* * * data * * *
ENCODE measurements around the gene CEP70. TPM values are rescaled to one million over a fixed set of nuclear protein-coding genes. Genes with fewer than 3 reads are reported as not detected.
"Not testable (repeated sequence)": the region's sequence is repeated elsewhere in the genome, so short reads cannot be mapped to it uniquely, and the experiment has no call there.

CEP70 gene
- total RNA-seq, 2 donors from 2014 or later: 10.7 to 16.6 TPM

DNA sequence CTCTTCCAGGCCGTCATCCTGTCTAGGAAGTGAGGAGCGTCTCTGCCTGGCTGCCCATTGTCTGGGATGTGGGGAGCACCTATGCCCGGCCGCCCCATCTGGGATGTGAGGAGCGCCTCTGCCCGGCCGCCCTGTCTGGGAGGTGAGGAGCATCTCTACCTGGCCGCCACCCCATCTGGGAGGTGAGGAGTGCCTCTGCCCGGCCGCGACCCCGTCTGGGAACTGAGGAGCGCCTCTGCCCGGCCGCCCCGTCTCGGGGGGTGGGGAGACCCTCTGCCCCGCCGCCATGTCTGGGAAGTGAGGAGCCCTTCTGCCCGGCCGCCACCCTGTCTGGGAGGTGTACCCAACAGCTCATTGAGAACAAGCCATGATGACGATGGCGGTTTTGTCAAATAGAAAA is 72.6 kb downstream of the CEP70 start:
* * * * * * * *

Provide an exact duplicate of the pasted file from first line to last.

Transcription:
ENCODE measurements around the gene CEP70. TPM values are rescaled to one million over a fixed set of nuclear protein-coding genes. Genes with fewer than 3 reads are reported as not detected.
"Not testable (repeated sequence)": the region's sequence is repeated elsewhere in the genome, so short reads cannot be mapped to it uniquely, and the experiment has no call there.

CEP70 gene
- total RNA-seq, 2 donors from 2014 or later: 10.7 to 16.6 TPM

DNA sequence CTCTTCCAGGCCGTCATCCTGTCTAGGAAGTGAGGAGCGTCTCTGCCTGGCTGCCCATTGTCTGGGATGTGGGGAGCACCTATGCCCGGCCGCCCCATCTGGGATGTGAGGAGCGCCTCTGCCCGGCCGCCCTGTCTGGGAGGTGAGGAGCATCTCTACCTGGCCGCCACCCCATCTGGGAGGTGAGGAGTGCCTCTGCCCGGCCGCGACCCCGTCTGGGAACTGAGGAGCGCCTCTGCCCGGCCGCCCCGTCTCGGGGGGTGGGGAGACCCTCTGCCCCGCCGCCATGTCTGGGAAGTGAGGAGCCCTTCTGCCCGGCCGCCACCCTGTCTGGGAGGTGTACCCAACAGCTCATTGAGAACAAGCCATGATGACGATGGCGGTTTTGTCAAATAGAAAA is 72.6 kb downstream of the CEP70 start: